Betsy Q. Cliff / The Bulletin

Is providing a baby breast milk preventive medicine, crucial for an infant’s development, or a healthy food?

Until recently, the Internal Revenue Service had determined it was a healthy food, no more deserving of tax breaks than buying fresh produce.

Then, in January, the IRS reversed course, determining that items that assist moms in breast-feeding, namely breast pumps, can be considered medical supplies. That means, starting in tax year 2010, they can be paid for through flexible spending accounts or, in some cases, deducted from taxes.

Advocates lauded the news.

“Anything that promotes and supports our moms as they’re trying to go back to work is a huge thing,” said Katie Boone, who runs the local chapter of La Leche League, an international organization that promotes breast-feeding. “Moms are stopping and a lot of times they’re stopping before they want to.”

Becky McColl, a lactation consultant at St. Charles Health System, said the message was as important as the change. “The financial part is important, but I think the most important part is it shows the support” for breast-feeding moms, she said. “It’s nice to see federal-level support.”

The rule change means that women who have flexible spending accounts, often set up through an employer, can expense the cost of breast-feeding supplies through those accounts.

If you don’t receive reimbursement through a flexible spending account, the cost can be counted as a medical expense. If a person or family has medical expenses that exceed 7.5 percent of their income, the excess expenses are eligible for a tax deduction.

The largest expense for most families is the cost of a breast pump, which typically costs several hundred dollars new. Women could also deduct pumping accessories such as extra tubes and milk storage bags.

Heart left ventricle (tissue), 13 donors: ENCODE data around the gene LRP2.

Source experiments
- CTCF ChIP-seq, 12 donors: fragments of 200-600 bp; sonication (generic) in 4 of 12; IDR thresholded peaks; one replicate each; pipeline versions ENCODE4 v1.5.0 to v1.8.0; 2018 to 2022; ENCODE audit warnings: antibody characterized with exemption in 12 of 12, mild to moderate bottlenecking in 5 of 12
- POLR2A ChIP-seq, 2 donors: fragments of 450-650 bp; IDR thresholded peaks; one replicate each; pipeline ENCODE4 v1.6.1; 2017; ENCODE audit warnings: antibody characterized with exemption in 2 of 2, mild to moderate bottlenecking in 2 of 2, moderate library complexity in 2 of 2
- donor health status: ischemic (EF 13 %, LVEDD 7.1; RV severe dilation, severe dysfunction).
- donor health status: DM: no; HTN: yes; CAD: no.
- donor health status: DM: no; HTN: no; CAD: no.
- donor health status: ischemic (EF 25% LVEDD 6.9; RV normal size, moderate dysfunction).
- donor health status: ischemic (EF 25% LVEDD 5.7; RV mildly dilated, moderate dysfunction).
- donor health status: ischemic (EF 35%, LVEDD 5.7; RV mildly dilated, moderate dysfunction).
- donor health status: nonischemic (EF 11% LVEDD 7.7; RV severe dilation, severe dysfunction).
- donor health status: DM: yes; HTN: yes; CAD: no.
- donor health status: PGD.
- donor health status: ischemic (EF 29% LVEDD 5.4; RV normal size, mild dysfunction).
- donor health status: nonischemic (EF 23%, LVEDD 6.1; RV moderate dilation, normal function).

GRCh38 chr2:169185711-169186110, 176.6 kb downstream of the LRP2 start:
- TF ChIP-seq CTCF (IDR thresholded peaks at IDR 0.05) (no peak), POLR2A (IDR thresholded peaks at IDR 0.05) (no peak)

“In some cases, (women) need a pump or equipment to provide milk for their babies,” said Dr. Richard Schanler, a neonatologist in New York and chair of the American Academy of Pediatrics’ section on breast-feeding. “We’re hoping this will prolong the time that she does it.”

Though 75 percent of women in the United States begin breast-feeding, just 43 percent are still breast-feeding at six months. At one year, the minimum time the AAP recommends that women breast-feed, just 22 percent of women are still breast-feeding.

Oregon’s numbers are slightly higher, with 62 percent breast-feeding at six months and 40 percent breast-feeding at 12 months.

“What I hear a lot is, ‘I lost my milk supply once I went back to work,’” said Boone. “We want to support what the mom wants to do.”

Boone said helping moms pay for pumps is one part of that support.

She also said Oregon legislation passed in 2007, which requires employers to give women breaks to pump at work, was crucial to helping women continue to breast-feed once they have returned to work. (That rule now applies nationally; it was enacted as part of the national health reform law passed a year ago.)

The reversal of policy by IRS came after members of Congress, including Sen. Jeff Merkley, sent a letter to the IRS in November asking for a change in policy. “We were troubled to learn that the Internal Revenue Service ruled that breastfeeding does not provide enough health benefits to qualify as a medical expense,” the Congress members wrote. “This decision by the IRS is at odds with the growing body of medical evidence showing that breastfeeding has proven health benefits for both mothers and babies.”

In his letter back to Congress, dated Jan. 31, IRS Commissioner Douglas Shulman said that after review, the agency had concluded that breast pumps and other supplies that assist in lactation could be considered medical expenses.